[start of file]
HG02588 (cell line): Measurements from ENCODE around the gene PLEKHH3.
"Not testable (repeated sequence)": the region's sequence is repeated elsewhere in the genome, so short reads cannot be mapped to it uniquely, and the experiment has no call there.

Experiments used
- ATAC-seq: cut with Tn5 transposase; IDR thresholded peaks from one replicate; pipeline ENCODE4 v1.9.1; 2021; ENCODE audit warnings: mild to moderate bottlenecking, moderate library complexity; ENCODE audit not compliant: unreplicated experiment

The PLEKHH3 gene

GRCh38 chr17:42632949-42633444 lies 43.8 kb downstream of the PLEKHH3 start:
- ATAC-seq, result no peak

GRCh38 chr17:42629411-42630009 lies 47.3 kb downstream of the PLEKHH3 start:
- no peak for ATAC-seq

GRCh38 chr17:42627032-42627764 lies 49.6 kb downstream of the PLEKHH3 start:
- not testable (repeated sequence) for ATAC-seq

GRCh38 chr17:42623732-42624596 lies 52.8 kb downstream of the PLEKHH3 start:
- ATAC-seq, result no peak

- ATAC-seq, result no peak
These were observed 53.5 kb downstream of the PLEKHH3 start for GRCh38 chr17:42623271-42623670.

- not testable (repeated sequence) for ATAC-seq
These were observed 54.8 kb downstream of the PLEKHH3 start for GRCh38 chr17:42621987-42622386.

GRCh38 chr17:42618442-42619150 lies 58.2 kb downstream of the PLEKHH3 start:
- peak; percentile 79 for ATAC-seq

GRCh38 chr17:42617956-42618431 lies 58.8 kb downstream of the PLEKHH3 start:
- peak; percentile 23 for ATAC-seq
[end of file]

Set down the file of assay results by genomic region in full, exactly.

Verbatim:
HG02588 (cell line): Measurements from ENCODE around the gene PLEKHH3.
"Not testable (repeated sequence)": the region's sequence is repeated elsewhere in the genome, so short reads cannot be mapped to it uniquely, and the experiment has no call there.

Experiments used
- ATAC-seq: cut with Tn5 transposase; IDR thresholded peaks from one replicate; pipeline ENCODE4 v1.9.1; 2021; ENCODE audit warnings: mild to moderate bottlenecking, moderate library complexity; ENCODE audit not compliant: unreplicated experiment

The PLEKHH3 gene

GRCh38 chr17:42632949-42633444 lies 43.8 kb downstream of the PLEKHH3 start:
- ATAC-seq, result no peak

GRCh38 chr17:42629411-42630009 lies 47.3 kb downstream of the PLEKHH3 start:
- no peak for ATAC-seq

GRCh38 chr17:42627032-42627764 lies 49.6 kb downstream of the PLEKHH3 start:
- not testable (repeated sequence) for ATAC-seq

GRCh38 chr17:42623732-42624596 lies 52.8 kb downstream of the PLEKHH3 start:
- ATAC-seq, result no peak

- ATAC-seq, result no peak
These were observed 53.5 kb downstream of the PLEKHH3 start for GRCh38 chr17:42623271-42623670.

- not testable (repeated sequence) for ATAC-seq
These were observed 54.8 kb downstream of the PLEKHH3 start for GRCh38 chr17:42621987-42622386.

GRCh38 chr17:42618442-42619150 lies 58.2 kb downstream of the PLEKHH3 start:
- peak; percentile 79 for ATAC-seq

GRCh38 chr17:42617956-42618431 lies 58.8 kb downstream of the PLEKHH3 start:
- peak; percentile 23 for ATAC-seq